George W. Bush photo

Remarks Following a Meeting With President Mohamed Hosni Mubarak of Egypt in Sharm el-Sheikh, Egypt

January 16, 2008

President Mubarak. I'd like to welcome President Bush here in Egypt and, particularly, in Sharm el-Sheikh City. It is the City of Peace.

We briefed Mr. Bush—he briefed us on the outcome of his visits in the region, and we held very important consultations, which dealt with the security situation now and bilateral and mutual efforts for the sake of peace, security, and stability in the Middle East.

I emphasized through our consultations the Egyptian situation, underscoring and supporting peace and our aspirations that Mr. Bush follows up the negotiations between both the Israeli and Palestinian sides, and I also said that I wish to reach a peace agreement before the end of his term. I emphasized that the Palestinian question, of course, is the core of problems and conflict in the Middle East, and it is the entry to contain the crises and tension in the region and the best means to face what's going on in the world and our region; I mean by that, the escalation of violence, extremism, and terrorism.

I also underscored the strategic importance we focus on here in Egypt: that the Gulf, its peoples—sisterly peoples and states—they are part and parcel of the national security of Egypt, the security of the Middle East, and the world. The Egyptian-American relations actually have been very important, and this importance has been getting more important. And this importance addressed the interests of both people in all the region and issues in the Middle East.

Our consultations today showed that we believe and understand the mutual interests of both sides in continuing our dialogue and consultations—and I mean by that, strategic consultations—for the sake of the peace, security, and stability of the Middle East and the development of its states and the prosperity of its people. I also emphasized that we need to—we are keen on supporting peace efforts; that we're ready, hand in hand with the United States of America and the Quartet and all other regional and international stakeholders and parties, for the sake of comprehensive and just peace, to put an end to this Israeli-Palestinian conflict and, finally, to open new horizons for the Middle East, for a more peaceful and security future, to have more justice and security in the region.

I reiterate our welcome words for Mr. Bush, and I hope that his efforts for the sake of peace would reach a success. And now I'll give you the floor, sir.

President Bush. Mr. President, thank you, sir. It's a pleasure to be back in Egypt. This is such a beautiful site, Mr. President. Thank you for hosting my visit here. As you mentioned, I've been on a long trip, and I can't think of a better place to end it than right here with you in this beautiful setting.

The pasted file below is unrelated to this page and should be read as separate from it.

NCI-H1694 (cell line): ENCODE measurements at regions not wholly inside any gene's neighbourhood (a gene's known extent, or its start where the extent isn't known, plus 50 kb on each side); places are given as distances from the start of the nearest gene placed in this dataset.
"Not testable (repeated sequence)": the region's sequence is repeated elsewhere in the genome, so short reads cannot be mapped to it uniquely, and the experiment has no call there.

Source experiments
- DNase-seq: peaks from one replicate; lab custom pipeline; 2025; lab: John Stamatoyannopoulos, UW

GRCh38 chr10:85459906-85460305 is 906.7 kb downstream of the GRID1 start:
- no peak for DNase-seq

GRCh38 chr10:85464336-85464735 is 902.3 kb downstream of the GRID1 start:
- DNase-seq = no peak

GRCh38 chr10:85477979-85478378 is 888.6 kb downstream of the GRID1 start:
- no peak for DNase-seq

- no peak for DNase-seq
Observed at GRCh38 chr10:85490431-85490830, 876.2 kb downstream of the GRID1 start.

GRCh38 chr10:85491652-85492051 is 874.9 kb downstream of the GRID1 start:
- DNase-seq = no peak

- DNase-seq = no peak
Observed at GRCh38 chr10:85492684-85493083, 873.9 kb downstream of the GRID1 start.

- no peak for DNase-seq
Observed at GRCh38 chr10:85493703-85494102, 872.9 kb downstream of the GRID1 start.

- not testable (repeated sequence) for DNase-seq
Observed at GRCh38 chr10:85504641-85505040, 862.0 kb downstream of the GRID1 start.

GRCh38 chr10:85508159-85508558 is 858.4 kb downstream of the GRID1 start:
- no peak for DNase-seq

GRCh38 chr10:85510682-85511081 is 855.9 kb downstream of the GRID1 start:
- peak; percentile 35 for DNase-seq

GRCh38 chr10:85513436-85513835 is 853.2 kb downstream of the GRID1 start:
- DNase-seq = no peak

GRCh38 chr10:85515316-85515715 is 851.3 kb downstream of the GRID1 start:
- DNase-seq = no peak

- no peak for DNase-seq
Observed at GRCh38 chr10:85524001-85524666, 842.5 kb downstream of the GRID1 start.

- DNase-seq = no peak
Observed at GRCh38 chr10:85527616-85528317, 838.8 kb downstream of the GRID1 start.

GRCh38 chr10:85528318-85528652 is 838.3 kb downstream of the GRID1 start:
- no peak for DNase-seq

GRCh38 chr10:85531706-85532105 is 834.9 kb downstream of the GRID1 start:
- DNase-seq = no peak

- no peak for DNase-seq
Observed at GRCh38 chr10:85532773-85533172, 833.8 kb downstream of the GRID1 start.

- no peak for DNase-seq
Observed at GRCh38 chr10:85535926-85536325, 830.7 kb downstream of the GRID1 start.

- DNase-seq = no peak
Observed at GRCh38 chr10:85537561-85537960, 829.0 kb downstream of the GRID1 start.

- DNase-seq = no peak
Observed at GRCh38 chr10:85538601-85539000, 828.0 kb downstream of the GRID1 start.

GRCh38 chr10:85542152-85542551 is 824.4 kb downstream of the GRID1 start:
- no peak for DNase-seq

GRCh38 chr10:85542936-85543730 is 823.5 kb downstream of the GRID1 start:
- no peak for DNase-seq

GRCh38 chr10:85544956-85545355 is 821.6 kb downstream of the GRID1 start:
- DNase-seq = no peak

President Mubarak. But needs much more days.

President Bush. Yes. He wants me back, okay. [Laughter] He's extended an invitation, and thank you for that, sir.

It's an important stop for me because the United States has a longstanding friendship with Egypt. It's important for the people of Egypt to understand, our Nation respects you, respects your history, respects your traditions, and respects your culture. Our friendship is strong. It's a cornerstone of—one of the main cornerstones of our policy in this region, and it's based on our shared commitment to peace, security, and prosperity.

I appreciate the opportunity, Mr. President, to give you an update on my trip. And I appreciate the advice you've given me. You've seen a lot in your years as President. You've got a great deal of experience, and I appreciate your feeling comfortable in sharing that experience once again with me.

I really appreciate Egypt's support in the war on terror. I appreciate the fact that you've given peacekeepers for Sudan. I did brief you on my talks in Israel and with the Palestinians, and they were positive talks. And I said, I'm optimistic an agreement can be reached. And the reason I am, is because I believe the leadership in Israel and the leadership of the Palestinians is committed to a two-state solution. And I know nations in the neighborhood are willing to help, particularly yourself. And I appreciate your strong, constructive support for the process.

And I told the President, I'm going to stay—there's a wonder whether or not the American President, when he says something, whether he actually means it. When I say, "I'm coming back to stay engaged," I mean it. And when I say, "I'm optimistic we can get a deal done," I mean what I'm saying. And so I appreciate the chance to talk.